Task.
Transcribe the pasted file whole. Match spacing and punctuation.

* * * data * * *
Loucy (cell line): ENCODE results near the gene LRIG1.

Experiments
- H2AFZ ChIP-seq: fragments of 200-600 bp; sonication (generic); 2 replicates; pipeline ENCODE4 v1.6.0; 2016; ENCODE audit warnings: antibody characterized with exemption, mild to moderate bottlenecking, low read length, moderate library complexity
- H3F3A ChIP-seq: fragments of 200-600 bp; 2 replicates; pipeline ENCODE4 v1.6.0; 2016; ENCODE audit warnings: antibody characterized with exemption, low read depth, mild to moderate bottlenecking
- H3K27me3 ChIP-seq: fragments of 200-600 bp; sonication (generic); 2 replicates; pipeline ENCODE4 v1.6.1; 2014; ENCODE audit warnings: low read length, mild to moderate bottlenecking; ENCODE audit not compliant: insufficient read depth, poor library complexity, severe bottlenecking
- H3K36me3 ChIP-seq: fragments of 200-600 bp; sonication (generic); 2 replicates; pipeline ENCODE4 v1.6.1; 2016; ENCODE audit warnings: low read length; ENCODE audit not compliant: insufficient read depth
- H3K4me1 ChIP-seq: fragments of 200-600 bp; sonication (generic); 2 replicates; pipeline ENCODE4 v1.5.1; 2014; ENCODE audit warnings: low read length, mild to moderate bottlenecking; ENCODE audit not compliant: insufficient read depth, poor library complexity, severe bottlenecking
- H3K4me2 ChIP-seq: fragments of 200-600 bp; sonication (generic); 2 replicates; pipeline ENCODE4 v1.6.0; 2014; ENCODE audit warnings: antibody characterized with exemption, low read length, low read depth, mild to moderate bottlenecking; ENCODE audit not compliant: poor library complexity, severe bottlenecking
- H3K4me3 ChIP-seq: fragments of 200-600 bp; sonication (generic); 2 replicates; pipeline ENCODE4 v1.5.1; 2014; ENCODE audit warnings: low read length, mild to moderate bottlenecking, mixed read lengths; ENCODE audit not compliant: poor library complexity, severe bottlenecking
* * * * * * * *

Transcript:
Loucy (cell line): ENCODE results near the gene LRIG1.

Experiments
- H2AFZ ChIP-seq: fragments of 200-600 bp; sonication (generic); 2 replicates; pipeline ENCODE4 v1.6.0; 2016; ENCODE audit warnings: antibody characterized with exemption, mild to moderate bottlenecking, low read length, moderate library complexity
- H3F3A ChIP-seq: fragments of 200-600 bp; 2 replicates; pipeline ENCODE4 v1.6.0; 2016; ENCODE audit warnings: antibody characterized with exemption, low read depth, mild to moderate bottlenecking
- H3K27me3 ChIP-seq: fragments of 200-600 bp; sonication (generic); 2 replicates; pipeline ENCODE4 v1.6.1; 2014; ENCODE audit warnings: low read length, mild to moderate bottlenecking; ENCODE audit not compliant: insufficient read depth, poor library complexity, severe bottlenecking
- H3K36me3 ChIP-seq: fragments of 200-600 bp; sonication (generic); 2 replicates; pipeline ENCODE4 v1.6.1; 2016; ENCODE audit warnings: low read length; ENCODE audit not compliant: insufficient read depth
- H3K4me1 ChIP-seq: fragments of 200-600 bp; sonication (generic); 2 replicates; pipeline ENCODE4 v1.5.1; 2014; ENCODE audit warnings: low read length, mild to moderate bottlenecking; ENCODE audit not compliant: insufficient read depth, poor library complexity, severe bottlenecking
- H3K4me2 ChIP-seq: fragments of 200-600 bp; sonication (generic); 2 replicates; pipeline ENCODE4 v1.6.0; 2014; ENCODE audit warnings: antibody characterized with exemption, low read length, low read depth, mild to moderate bottlenecking; ENCODE audit not compliant: poor library complexity, severe bottlenecking
- H3K4me3 ChIP-seq: fragments of 200-600 bp; sonication (generic); 2 replicates; pipeline ENCODE4 v1.5.1; 2014; ENCODE audit warnings: low read length, mild to moderate bottlenecking, mixed read lengths; ENCODE audit not compliant: poor library complexity, severe bottlenecking